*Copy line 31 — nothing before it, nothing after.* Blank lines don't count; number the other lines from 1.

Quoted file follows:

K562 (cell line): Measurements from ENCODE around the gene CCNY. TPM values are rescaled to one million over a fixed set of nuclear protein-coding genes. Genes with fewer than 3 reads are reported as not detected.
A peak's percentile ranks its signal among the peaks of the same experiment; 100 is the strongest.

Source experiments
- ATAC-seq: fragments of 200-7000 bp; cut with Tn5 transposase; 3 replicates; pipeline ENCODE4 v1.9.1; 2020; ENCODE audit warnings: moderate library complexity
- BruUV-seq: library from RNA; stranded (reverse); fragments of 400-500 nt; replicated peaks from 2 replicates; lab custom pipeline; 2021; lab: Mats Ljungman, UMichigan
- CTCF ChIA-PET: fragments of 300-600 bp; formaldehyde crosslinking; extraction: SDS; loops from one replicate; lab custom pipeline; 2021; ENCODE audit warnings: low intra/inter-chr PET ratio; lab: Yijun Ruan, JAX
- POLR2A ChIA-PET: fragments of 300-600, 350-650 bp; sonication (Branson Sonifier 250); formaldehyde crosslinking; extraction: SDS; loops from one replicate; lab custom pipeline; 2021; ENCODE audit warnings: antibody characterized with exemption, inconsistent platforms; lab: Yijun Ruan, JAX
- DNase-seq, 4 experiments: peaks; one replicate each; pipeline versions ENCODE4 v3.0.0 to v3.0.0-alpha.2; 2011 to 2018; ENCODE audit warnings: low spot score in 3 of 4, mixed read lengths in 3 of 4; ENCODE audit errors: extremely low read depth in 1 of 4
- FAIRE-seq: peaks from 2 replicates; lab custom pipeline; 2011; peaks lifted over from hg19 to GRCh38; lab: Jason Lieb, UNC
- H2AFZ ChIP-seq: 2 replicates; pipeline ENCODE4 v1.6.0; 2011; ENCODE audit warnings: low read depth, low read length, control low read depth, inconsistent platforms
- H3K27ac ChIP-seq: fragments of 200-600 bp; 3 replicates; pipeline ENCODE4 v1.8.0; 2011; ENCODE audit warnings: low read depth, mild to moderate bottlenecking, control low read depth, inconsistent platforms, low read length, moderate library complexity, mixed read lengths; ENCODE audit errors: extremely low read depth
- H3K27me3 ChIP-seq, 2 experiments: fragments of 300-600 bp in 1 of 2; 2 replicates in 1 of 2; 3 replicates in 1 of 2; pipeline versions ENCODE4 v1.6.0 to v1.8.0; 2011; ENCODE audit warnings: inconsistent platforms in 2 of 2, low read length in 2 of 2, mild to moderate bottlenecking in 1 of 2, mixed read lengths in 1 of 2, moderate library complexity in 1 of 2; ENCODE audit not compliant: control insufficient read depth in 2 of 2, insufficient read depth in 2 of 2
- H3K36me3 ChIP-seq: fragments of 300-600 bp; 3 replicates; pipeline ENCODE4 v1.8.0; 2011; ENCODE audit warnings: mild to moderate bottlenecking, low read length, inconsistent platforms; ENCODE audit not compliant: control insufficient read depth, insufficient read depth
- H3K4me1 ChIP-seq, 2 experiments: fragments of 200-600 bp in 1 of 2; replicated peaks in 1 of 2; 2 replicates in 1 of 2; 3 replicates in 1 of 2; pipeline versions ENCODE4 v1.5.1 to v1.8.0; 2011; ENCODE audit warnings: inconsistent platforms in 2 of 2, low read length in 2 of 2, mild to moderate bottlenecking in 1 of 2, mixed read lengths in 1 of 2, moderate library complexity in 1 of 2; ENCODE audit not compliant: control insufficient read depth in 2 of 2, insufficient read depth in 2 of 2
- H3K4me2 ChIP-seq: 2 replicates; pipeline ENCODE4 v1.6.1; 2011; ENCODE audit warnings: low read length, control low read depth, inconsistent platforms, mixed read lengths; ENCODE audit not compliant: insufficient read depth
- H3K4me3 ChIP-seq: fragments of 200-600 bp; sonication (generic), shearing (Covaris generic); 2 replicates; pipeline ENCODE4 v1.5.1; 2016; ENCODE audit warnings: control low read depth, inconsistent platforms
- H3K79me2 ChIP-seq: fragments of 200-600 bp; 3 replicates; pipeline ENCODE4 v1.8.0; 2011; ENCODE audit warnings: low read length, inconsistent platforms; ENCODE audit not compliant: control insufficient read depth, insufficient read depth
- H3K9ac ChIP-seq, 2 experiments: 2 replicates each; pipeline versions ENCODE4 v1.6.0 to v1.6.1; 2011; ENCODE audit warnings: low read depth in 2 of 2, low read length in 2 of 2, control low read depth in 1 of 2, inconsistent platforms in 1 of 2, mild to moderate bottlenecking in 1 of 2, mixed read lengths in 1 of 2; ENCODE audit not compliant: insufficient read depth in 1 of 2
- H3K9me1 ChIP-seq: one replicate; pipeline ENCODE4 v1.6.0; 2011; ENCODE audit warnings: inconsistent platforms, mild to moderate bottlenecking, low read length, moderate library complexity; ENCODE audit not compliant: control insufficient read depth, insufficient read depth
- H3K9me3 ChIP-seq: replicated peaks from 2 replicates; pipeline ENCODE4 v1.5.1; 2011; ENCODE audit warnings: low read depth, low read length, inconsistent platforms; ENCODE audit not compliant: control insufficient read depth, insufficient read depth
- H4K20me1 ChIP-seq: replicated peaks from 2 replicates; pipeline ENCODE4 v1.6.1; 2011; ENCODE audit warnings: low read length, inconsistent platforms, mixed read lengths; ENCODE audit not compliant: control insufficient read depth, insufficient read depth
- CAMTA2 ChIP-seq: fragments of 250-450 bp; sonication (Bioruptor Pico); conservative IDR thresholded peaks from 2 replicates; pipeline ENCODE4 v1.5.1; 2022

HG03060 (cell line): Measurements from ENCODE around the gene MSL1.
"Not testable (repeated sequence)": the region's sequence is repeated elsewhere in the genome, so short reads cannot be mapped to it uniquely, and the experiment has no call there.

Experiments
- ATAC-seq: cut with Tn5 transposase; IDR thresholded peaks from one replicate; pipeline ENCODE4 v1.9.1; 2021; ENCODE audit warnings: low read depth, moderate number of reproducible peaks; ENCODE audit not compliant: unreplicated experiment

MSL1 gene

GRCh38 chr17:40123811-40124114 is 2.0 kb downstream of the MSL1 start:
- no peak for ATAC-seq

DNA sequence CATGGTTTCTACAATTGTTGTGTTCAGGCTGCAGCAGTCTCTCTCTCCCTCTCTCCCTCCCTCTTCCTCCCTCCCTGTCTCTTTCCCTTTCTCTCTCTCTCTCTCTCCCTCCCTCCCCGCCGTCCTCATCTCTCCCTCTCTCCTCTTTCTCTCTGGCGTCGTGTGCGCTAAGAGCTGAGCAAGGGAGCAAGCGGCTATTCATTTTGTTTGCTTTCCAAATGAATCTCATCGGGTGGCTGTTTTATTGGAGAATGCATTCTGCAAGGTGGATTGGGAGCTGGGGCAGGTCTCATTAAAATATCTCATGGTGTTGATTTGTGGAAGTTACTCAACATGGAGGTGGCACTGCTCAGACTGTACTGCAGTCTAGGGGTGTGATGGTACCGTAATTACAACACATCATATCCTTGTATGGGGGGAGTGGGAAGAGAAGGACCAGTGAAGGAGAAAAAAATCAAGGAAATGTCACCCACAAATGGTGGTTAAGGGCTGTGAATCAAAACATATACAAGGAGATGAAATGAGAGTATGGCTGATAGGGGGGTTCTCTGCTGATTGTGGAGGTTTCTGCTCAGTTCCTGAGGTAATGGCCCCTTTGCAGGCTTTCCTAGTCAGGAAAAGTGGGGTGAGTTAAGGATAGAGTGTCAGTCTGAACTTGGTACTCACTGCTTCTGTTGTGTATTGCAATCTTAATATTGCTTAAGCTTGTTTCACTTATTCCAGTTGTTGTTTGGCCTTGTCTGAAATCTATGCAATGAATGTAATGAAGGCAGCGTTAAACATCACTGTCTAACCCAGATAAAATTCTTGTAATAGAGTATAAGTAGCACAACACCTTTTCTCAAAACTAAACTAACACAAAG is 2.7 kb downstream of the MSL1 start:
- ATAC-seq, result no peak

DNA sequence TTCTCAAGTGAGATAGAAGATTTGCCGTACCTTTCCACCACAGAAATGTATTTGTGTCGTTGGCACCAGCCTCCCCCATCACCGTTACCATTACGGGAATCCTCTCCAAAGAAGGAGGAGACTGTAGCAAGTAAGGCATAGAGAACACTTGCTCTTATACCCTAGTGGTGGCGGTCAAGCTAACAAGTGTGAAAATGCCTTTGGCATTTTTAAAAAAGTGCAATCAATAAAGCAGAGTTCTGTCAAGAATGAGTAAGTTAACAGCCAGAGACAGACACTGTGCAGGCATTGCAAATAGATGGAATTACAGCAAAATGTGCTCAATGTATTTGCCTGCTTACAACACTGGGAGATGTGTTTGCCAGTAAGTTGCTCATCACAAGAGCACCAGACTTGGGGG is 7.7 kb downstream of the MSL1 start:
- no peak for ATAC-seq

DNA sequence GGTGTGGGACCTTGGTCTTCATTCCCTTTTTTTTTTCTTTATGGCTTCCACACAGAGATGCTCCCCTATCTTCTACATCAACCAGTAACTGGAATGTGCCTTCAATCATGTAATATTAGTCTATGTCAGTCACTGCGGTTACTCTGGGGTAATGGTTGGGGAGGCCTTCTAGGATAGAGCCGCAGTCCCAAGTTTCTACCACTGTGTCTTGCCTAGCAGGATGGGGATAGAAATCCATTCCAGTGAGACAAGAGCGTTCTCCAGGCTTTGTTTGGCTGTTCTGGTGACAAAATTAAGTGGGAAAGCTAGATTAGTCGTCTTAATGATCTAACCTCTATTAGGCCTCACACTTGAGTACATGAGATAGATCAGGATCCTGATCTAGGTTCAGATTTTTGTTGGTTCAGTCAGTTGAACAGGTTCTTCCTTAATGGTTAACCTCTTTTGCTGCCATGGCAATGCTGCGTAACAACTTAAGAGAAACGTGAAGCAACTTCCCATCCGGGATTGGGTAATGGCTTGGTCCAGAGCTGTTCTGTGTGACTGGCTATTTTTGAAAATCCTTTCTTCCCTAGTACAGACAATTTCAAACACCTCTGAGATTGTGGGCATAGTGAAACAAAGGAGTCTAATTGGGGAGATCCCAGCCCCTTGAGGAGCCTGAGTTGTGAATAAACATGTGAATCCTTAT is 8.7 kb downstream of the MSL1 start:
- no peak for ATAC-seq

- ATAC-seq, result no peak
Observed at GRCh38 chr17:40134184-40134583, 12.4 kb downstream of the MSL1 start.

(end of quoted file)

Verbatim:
- ATAC-seq, result no peak